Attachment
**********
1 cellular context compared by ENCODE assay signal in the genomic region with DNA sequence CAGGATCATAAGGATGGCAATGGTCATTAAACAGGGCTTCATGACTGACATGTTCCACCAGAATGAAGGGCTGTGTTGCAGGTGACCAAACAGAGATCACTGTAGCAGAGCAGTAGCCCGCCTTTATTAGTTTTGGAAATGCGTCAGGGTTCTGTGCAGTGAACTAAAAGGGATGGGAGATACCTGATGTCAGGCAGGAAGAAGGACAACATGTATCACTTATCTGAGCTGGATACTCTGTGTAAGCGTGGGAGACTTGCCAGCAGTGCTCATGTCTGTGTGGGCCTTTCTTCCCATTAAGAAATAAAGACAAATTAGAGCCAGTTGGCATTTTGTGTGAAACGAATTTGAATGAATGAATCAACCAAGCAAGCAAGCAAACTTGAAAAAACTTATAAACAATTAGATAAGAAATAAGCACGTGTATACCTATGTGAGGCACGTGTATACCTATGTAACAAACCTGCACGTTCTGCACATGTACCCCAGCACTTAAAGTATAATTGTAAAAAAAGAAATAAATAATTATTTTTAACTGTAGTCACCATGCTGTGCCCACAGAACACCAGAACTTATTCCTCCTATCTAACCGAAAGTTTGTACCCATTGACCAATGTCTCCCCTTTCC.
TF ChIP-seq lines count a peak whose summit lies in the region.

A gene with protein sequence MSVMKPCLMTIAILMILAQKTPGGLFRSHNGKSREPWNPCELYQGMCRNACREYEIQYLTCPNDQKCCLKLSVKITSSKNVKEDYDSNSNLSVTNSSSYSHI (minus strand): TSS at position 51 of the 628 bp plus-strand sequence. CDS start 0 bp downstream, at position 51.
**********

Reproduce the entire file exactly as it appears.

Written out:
1 cellular context compared by ENCODE assay signal in the genomic region with DNA sequence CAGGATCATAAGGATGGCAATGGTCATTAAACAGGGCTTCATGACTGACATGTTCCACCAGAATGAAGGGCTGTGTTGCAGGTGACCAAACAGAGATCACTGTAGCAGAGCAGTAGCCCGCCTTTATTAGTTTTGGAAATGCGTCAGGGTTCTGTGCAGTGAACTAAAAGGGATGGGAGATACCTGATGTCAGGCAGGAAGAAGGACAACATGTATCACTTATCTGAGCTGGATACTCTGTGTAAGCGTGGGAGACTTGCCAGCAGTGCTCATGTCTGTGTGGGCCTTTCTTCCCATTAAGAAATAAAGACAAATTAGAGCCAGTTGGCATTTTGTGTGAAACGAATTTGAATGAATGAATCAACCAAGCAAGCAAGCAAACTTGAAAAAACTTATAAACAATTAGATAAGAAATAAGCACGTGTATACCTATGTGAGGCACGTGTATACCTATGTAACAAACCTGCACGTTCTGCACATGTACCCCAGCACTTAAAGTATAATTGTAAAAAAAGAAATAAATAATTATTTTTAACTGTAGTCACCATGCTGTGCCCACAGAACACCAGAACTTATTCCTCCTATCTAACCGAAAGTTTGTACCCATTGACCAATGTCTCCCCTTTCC.
TF ChIP-seq lines count a peak whose summit lies in the region.

A gene with protein sequence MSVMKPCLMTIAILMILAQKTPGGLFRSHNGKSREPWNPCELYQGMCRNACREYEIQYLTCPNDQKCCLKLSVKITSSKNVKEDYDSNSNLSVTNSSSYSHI (minus strand): TSS at position 51 of the 628 bp plus-strand sequence. CDS start 0 bp downstream, at position 51.